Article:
“I am not my flamboyance”

In the LGBTQ community, privileged are those who can pass as “straight”. This ability to conceal our identities often times distinguishes many members of my community from our peers that belong to other historically marginalized groups. However, this privilege is not uniform across all LGBTQ individuals. In junior high school, many of my male classmates paid particularly close attention to my every move. Because I spent more time around my female friends and enjoyed listening to Miley Cyrus, an overwhelming suspicion over my sexual orientation began to take shape.

Suddenly, my nicknames of “Dan” and “Danny” were replaced by “fag” and “queer”. I felt that my entire class always believed that I was the weirdo in the room, and that I was too effeminate and flamboyant to be around others. I began to cry to my mom on the car rides home from school because of the never-ending and morale-crushing insults and slurs directed my way several times every day. I tried my best to give my bullies and classmates fewer reasons to believe that I might be gay, but it turned out to be a lost cause. This bullying and social marginalization made me depressed, and I frequently stayed home from school out of sadness and fear. I was deep in the closet, and I could not see a way out.

When I switched schools for high school, I was eager to dispel suspicion over my interest in men. I quickly entered a relationship with a female classmate that lasted for two years. While this relationship certainly removed me and my sexual orientation from the spotlight, I was emotionally dissatisfied. We ended our relationship after I expressed my intention to follow through on my interest in men.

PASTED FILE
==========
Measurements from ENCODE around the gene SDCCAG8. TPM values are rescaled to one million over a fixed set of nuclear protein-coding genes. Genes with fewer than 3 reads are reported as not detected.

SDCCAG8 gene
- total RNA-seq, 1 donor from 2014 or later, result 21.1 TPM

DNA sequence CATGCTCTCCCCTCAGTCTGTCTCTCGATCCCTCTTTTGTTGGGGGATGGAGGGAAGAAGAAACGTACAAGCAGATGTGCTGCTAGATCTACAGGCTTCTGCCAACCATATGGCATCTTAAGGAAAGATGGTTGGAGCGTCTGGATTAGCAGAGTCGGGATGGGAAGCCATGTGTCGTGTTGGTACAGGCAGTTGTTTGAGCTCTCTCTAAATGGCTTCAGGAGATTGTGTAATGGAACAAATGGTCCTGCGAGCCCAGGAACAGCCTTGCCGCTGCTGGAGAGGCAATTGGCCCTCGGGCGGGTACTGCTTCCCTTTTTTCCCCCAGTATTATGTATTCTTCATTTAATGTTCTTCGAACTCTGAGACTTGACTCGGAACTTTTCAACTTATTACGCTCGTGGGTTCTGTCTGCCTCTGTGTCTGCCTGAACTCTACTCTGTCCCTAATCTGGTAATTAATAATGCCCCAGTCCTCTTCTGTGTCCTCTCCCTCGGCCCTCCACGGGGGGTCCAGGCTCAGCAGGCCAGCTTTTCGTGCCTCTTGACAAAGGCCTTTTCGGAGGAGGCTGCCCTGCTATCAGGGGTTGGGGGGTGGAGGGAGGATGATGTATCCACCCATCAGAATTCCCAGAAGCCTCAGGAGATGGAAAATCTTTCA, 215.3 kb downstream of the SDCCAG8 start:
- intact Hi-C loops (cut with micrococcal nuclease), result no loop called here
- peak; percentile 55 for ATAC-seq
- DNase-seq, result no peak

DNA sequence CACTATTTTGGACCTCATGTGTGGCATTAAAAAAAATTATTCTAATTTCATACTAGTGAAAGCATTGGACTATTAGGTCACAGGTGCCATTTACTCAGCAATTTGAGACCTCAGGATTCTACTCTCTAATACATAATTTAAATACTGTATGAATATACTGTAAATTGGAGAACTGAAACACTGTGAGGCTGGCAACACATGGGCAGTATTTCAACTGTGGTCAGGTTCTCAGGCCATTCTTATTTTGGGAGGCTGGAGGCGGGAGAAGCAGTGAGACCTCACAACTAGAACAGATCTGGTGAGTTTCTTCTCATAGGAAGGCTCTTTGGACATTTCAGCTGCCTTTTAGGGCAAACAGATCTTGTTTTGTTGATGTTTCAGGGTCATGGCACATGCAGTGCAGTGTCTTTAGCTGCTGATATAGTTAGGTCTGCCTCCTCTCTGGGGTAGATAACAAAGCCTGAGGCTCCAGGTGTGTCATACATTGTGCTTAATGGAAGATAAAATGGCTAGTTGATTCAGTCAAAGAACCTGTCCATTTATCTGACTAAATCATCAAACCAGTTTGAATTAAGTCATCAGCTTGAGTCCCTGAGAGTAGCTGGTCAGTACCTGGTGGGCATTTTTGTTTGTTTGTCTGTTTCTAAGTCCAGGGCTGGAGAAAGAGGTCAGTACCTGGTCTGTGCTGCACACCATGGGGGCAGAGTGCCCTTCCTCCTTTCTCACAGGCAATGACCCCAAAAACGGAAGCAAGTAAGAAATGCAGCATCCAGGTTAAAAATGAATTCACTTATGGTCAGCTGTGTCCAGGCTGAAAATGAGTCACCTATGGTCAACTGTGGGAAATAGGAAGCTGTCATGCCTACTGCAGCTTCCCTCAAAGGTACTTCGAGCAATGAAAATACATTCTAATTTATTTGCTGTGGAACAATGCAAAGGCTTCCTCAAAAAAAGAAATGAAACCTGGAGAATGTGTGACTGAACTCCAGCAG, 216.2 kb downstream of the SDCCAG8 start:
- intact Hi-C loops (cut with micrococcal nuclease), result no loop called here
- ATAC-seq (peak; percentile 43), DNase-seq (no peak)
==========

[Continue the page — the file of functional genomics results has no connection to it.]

After I came out to my classmates and parents during the last month of high school, many expressed their surprise and confusion to me. While I had successfully concealed my identity, I had done so at the expense of my personal sanity. Eager to explore my new identity, I quickly became involved in Duke’s LGBTQ organization when I arrived at college.

I am now going on my second year as president of that organization, and I have never felt more comfortable with myself as a gay man. That being said, my leadership and dedication to the community comes into question for some of my peers in the LGBTQ community. I have been asked on more than one occasion, “Why do you care so much about your identity?”

Throughout my life, “acting straight” has been my defense mechanism against bullying and gossip. To this day, I am haunted by my own mannerisms that I fear many might deem flamboyant. However, I am slowly winning this struggle against my social anxiety. Though I am insecure about my flamboyance, I am proud of the journey on which it has taken me.